David Janecek Film and Photographs

Creating a Human Myth

Artists living in the former country of Czechoslovakia were set apart from the many changes in art sweeping across Western Europe and the United States in the 1970s and 1980s. In the 1980s when Post-Modern art and theory advanced, artists in Prague relied on the knowledge of an older generation of artists who had been exposed in the late 1960s to Post-Minimalism and Conceptual art. Pupils of many of these artists represent today's liberated generation of artists whose work possesses fundamental characteristics that include the Iyrical, social and spiritual. In terms of the capitalist West, artists of the new generation coming of age in the 1980s worked in a context devoid of the social structure connected to galleries, markets, international discourse and media. Many of the artists who have now begun to make a mark outside Central Europe, still remain outside the mainstream because of the impact of the recent repressive environment. However, it is critical to note that an artist such as David Janecek and his contemporaries are never to be classified as dissident artists. Offen their work is complex and could be difficult for a Westerner to fully comprehend because of the artists' use of language, historical references and perceptions about a world undergoing rapid change.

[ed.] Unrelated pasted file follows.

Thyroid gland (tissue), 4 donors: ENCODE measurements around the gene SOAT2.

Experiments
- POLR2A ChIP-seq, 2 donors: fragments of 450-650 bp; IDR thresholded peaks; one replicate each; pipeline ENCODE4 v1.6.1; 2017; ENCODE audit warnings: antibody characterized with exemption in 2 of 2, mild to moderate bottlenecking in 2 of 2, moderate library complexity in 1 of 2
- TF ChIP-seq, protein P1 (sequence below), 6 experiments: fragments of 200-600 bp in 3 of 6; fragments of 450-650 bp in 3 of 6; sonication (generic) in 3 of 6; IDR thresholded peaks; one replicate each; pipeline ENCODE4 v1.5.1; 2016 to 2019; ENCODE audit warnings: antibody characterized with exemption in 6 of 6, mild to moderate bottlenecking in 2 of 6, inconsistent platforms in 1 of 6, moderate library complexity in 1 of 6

David Janecek was trained as a photographer but elects to make art that transcends a single medium or single categories. This installation intends to overflow the frame of the single portrait and to recreate a flow of time passing. He provides an experience that transforms the static into the active; through the process of seeing single images simultaneously with an art performance on a video monitor, Janecek allows the viewer to go back and forth from the inside electronic scene to the outside photographic image. The hand-colored imagery —placid, immobile and silent—lends new meaning to the lit-up cell of the electronic monitor.

In the work of David Janecek several disciplines are brought together including theater, philosophy and art. In his mysterious pageant, the eight characters whose portraits hang adjacent to the video monitor become the stars of the unfolding narrative. Each personality reveals his/her own story and each is a unique character in appearance and tale. Each is allowed equal time to speak and each contribotion is equally important as the other characters. The orderly and predictable procession of each character poses a sense of structure to the unfolding video. However, their differences are made apparent by the varied gestures of each personality and the unique costumes. The subtle but clever twist to this work is the fact that a single actor portrays all eight characters.

The lasting invention of a mythic drama appears to have been actualized in David Janecek's poetic installation that bridges the realms of performance and visual art. The course of each individual's narrative story is essential—as a viewer we come to recognize that a variety of external circumstances can transform our perceptions of an event even though certain control factors are used to enforce a sensation of stability. The narrative of the self reflects the goal of creating a human myth.